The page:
Abuses by Myanmar military and security personnel that forced hundreds of thousands of Rohingya Muslims to seek refuge in Bangladesh amount to “ethnic cleansing,” the United States declared for the first time Wednesday, saying it would pursue possible sanctions on individuals who committed atrocities.
Rights groups and some of the more than 621,000 Rohingya refugees who fled to neighboring Bangladesh from Myanmar’s Rakhine state, since the military launched a crackdown there on Aug. 25, have reported a campaign of indiscriminate killings, torture, arson, and rape by soldiers. Myanmar’s crackdown followed deadly attacks by Rohingya insurgents on police outposts in Rakhine.
“These abuses by some among the Burmese military, security forces, and local vigilantes have caused tremendous suffering and forced hundreds of thousands of men, women, and children to flee their homes in Burma to seek refuge in Bangladesh,” U.S. Secretary of State Rex Tillerson said in a statement issued in Washington, referring to Myanmar by its former name.
“After a careful and thorough analysis of available facts, it is clear that the situation in northern Rakhine state constitutes ethnic cleansing against the Rohingya,” he said.
Alhough the United Nations and rights groups had said weeks ago that the military’s actions against the Rohingya amounted to ethnic cleansing, the U.S. previously declined to label the atrocities as such.
Following meetings in Naypyidaw on Nov. 15 with Myanmar’s de facto leader, Aung San Suu Kyi, and military commander-in-chief, Senior Gen. Min Aung Hlaing, Tillerson said then that he would evaluate the atrocities to see if they amounted to ethnic cleansing.
Though he reaffirmed the U.S.’s commitment to Myanmar’s ongoing transition to democracy, in his statement on Wednesday he cautioned that the country’s response to the crisis was vital to determining the success of its transition and said that those responsible for the atrocities must be held accountable.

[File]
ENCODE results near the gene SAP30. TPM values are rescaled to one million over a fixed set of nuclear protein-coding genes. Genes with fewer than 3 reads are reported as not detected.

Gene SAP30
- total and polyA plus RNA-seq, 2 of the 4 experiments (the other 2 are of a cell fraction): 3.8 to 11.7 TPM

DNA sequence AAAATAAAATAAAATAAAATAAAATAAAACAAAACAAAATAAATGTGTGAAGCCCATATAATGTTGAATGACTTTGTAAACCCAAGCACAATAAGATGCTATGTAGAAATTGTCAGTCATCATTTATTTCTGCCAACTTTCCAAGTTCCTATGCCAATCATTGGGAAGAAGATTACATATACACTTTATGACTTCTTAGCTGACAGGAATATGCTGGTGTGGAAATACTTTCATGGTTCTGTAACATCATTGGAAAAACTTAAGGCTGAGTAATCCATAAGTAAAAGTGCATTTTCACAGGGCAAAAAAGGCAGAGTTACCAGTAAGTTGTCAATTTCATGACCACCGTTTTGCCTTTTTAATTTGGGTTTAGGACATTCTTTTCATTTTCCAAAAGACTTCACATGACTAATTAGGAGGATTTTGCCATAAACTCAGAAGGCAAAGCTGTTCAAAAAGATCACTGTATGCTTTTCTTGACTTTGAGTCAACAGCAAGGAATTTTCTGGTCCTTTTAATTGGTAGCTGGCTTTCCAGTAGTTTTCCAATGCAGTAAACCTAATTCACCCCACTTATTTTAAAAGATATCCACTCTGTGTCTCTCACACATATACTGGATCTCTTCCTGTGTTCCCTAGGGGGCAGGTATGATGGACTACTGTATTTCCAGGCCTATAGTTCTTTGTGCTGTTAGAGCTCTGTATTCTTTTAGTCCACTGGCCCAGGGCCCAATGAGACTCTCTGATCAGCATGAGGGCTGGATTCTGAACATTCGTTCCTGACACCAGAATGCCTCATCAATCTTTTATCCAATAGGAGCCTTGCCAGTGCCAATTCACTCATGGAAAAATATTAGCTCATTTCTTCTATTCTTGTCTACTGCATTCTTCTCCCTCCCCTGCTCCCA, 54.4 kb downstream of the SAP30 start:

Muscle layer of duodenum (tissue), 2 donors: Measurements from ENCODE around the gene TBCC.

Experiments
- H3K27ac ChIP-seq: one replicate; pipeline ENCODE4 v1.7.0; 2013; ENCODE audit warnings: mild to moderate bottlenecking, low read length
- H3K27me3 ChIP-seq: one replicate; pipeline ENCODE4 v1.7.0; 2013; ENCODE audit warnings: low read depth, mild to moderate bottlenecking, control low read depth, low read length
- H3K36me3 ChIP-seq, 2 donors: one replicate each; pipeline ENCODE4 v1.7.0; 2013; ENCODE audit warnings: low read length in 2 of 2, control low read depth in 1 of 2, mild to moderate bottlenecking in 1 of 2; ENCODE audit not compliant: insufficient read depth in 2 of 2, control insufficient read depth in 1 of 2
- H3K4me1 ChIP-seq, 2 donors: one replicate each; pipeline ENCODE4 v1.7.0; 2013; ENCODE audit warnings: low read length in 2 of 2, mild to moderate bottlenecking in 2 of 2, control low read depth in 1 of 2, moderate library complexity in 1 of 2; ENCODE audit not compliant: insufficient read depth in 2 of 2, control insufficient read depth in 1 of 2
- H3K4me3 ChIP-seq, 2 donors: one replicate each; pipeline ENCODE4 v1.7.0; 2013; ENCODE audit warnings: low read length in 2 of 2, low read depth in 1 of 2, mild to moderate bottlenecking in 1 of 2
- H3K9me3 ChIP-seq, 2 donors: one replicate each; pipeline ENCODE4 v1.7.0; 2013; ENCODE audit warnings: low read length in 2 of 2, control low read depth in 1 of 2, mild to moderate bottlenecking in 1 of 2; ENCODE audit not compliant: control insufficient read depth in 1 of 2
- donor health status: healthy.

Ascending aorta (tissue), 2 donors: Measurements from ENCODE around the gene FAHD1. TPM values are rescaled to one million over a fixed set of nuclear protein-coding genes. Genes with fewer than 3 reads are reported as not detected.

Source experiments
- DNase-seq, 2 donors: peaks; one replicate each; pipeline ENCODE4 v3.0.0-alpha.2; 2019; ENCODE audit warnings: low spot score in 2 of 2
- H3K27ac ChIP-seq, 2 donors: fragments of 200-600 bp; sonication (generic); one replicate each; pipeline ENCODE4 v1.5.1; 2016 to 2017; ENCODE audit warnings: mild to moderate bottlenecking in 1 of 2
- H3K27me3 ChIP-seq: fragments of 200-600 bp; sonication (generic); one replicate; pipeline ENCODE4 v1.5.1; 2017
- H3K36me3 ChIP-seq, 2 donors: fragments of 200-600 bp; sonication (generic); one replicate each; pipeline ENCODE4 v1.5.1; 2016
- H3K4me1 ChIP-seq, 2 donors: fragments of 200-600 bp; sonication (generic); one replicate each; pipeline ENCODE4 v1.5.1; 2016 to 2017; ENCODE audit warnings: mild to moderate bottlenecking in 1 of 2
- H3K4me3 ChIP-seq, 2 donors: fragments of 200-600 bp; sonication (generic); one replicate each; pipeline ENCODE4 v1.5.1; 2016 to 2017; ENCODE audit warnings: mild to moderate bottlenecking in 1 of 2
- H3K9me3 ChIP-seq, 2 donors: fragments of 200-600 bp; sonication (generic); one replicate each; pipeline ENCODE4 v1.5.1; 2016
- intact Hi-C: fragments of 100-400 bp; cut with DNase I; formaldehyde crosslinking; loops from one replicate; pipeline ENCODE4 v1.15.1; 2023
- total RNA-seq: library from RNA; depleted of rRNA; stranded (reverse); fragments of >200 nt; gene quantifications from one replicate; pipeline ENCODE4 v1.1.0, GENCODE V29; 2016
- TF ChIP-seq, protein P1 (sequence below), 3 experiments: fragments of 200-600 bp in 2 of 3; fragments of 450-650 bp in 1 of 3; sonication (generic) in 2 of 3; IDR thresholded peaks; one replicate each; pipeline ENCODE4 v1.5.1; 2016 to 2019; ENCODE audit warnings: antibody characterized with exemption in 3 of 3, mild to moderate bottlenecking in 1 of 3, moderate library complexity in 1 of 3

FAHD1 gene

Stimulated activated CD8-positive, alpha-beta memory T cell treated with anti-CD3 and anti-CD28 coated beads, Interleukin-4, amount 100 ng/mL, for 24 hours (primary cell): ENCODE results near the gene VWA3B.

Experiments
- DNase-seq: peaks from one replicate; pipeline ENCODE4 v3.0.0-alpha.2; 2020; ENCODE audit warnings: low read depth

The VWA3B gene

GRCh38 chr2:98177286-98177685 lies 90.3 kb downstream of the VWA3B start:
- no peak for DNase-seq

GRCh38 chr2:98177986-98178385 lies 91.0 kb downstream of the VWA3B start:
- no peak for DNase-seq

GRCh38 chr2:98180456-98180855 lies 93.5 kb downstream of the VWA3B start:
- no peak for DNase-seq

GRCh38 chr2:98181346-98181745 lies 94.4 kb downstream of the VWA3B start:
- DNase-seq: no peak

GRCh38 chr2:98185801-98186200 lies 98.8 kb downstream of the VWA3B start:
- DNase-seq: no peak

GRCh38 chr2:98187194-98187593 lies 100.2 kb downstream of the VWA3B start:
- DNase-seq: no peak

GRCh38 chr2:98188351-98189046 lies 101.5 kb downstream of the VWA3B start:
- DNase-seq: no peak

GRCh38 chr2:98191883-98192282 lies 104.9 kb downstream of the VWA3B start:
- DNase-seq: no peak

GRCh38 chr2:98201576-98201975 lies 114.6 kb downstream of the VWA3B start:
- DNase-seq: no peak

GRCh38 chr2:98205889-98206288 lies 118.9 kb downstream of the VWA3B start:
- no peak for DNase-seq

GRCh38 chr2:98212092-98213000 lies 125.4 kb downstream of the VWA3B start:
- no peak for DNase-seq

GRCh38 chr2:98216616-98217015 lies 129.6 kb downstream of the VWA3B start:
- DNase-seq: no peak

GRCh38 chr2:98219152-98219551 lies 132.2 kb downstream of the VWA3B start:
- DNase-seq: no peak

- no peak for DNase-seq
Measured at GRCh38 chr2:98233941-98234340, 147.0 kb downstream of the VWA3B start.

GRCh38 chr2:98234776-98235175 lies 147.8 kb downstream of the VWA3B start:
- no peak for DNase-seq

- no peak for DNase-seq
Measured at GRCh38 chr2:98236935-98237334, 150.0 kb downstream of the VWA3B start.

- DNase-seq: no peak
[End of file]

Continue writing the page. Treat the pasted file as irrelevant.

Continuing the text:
The Myanmar government and armed forces have denied the reports and prevented a United Nations fact-finding mission from entering the country to conduct an independent investigation.
The military, which conducted its own investigation of the Rohingya exodus and reports of abuse, concluded that soldiers abided by laws when conducting “area clearance operations” and did not use excessive force. It also blamed Rohingya insurgents for torching Rohingya villages in northern Rakhine state before fleeing to Bangladesh.
“The United States continues to support a credible, independent investigation to further determine all facts on the ground to aid in these processes of accountability,” Tillerson said in his statement.
“We have supported constructive action on the Rakhine crisis at the U.N. Security Council and in the U.N. General Assembly’s Third Committee,” he said, referring to the committee that handles a range of social, humanitarian, and human rights issues affecting people around the world.
“The United States will also pursue accountability through U.S. law, including possible targeted sanctions,” he said.
In early November, U.S. lawmakers proposed travel restrictions and targeted sanctions on senior military officials in Myanmar.
This report was produced by Radio Free Asia (RFA), a sister entity of BenarNews.